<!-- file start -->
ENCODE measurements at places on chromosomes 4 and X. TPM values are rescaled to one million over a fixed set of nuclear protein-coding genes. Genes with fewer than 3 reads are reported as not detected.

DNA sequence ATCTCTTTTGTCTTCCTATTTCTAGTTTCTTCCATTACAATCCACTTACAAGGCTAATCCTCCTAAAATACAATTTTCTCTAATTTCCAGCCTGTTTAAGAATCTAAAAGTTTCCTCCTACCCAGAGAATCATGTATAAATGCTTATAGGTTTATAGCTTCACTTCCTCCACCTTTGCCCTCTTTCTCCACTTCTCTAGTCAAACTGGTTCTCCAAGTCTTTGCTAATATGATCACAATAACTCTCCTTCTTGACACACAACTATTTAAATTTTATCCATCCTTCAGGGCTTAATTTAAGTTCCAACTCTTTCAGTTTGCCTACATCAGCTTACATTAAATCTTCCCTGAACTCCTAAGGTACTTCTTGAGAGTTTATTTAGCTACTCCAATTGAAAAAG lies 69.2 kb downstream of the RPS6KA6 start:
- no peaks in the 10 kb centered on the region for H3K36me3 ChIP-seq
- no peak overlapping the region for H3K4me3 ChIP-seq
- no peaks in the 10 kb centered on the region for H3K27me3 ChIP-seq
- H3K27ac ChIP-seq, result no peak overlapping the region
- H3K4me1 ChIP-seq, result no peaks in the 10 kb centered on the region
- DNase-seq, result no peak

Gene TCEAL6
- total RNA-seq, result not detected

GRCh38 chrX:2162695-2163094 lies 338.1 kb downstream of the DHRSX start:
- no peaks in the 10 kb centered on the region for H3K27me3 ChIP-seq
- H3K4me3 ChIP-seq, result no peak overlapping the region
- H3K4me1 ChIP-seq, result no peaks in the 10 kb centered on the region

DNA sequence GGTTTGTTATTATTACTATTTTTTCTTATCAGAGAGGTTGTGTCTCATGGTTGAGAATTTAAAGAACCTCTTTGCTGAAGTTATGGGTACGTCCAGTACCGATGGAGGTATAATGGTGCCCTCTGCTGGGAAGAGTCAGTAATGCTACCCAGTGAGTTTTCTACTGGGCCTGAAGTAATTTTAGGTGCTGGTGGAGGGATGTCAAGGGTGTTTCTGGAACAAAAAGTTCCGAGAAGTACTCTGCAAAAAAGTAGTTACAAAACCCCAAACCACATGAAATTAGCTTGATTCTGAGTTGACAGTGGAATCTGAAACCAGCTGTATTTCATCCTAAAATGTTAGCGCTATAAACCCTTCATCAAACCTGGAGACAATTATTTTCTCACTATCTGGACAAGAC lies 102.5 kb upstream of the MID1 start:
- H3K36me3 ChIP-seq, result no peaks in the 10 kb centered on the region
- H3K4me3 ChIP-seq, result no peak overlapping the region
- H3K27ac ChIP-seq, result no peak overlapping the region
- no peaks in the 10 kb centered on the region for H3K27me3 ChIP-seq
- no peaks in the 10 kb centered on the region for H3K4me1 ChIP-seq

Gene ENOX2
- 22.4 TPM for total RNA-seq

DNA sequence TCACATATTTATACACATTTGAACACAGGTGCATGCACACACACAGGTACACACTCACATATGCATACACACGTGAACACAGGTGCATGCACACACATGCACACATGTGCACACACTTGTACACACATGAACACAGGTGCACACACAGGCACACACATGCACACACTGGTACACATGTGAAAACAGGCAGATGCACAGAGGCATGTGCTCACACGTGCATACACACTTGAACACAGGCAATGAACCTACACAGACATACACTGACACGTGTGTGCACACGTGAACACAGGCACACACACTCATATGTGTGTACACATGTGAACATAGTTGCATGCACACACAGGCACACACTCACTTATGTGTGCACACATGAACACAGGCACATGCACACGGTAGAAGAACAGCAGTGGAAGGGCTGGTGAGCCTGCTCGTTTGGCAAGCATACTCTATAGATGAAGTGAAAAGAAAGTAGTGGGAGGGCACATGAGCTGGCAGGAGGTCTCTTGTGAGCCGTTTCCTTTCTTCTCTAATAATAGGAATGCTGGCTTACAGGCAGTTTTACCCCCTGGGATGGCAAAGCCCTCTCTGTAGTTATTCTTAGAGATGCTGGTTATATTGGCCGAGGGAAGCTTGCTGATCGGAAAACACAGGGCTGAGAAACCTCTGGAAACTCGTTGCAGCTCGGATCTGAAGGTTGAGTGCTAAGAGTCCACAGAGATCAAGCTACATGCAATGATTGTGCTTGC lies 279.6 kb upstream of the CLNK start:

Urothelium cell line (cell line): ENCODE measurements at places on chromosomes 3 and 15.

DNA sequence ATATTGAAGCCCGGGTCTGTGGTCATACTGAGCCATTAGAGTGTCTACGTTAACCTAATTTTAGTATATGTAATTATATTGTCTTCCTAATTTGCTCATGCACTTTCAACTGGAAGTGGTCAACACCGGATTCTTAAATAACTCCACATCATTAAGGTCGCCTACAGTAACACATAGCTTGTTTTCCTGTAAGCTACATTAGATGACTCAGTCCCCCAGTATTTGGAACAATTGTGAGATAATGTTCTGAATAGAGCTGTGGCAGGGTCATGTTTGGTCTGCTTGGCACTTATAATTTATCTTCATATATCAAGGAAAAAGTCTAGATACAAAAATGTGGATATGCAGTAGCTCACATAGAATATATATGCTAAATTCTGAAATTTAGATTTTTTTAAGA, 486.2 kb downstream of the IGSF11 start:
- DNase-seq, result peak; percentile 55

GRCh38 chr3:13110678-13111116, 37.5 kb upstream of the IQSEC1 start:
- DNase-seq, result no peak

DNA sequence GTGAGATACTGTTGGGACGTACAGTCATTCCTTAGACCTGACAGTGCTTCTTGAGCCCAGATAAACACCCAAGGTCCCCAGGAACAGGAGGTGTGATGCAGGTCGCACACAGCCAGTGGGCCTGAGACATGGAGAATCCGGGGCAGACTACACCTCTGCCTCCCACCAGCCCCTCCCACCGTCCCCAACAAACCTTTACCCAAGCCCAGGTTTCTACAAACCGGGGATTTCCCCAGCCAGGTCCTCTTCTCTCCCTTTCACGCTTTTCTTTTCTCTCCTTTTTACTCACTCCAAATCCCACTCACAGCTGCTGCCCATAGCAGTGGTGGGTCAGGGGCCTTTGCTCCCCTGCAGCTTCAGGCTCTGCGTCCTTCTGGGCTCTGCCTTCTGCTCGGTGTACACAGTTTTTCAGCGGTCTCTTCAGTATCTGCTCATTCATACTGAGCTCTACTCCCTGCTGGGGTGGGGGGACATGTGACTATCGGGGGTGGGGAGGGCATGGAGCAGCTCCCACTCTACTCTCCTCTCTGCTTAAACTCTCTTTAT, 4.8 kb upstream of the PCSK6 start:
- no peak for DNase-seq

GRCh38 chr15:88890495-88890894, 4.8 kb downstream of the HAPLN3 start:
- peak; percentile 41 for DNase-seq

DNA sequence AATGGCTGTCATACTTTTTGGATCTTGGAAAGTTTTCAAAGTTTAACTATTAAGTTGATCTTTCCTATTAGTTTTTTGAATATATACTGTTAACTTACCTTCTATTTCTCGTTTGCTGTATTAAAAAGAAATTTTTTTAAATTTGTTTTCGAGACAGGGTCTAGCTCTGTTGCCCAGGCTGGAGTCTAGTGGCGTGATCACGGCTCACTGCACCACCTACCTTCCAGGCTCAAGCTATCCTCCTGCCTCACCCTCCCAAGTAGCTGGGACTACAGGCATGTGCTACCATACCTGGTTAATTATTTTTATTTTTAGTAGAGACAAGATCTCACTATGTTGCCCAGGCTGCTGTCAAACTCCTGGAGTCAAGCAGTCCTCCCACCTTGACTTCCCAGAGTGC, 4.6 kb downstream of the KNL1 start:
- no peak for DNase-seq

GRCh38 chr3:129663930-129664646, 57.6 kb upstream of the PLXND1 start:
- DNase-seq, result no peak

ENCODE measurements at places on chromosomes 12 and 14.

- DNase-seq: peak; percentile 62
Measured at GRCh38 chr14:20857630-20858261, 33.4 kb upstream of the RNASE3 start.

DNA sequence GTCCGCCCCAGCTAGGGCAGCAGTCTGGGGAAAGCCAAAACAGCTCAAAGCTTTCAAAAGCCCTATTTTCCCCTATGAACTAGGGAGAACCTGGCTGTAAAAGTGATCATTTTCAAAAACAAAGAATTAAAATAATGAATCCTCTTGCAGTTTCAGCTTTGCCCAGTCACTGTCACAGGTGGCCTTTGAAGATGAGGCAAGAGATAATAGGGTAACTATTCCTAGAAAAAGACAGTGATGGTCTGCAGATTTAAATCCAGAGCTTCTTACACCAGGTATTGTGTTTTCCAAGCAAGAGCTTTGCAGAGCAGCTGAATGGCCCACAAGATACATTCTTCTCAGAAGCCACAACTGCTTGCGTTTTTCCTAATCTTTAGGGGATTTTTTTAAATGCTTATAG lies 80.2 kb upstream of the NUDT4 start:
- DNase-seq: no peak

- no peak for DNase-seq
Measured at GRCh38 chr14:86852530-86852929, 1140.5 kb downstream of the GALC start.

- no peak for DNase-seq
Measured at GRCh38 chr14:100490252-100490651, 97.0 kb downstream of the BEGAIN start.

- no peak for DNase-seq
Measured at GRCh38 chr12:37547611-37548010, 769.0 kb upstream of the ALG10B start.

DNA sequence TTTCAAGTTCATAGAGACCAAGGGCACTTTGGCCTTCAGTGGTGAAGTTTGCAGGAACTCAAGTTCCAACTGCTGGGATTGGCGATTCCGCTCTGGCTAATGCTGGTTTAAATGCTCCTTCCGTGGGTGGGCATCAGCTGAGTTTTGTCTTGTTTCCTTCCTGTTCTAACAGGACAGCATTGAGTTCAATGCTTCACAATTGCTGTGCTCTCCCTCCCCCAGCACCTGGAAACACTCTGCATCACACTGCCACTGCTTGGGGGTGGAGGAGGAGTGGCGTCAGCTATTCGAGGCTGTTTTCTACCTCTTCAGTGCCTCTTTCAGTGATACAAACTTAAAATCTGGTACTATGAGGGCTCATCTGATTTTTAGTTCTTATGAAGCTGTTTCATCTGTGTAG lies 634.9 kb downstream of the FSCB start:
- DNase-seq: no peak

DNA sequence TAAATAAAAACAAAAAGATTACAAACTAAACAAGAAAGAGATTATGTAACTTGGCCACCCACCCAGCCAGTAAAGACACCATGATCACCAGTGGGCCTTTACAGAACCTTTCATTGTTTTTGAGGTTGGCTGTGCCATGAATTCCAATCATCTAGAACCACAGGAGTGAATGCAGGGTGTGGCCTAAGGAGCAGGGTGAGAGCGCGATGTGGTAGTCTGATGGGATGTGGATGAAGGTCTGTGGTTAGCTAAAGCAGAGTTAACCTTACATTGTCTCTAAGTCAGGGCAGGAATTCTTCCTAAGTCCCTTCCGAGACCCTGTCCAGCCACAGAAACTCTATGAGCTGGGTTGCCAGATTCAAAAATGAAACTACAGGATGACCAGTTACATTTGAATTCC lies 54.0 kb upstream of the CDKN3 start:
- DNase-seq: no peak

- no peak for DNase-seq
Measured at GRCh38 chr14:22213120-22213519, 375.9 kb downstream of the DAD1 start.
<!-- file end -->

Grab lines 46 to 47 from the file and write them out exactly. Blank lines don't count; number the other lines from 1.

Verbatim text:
- no peak for DNase-seq
Measured at GRCh38 chr12:37547611-37548010, 769.0 kb upstream of the ALG10B start.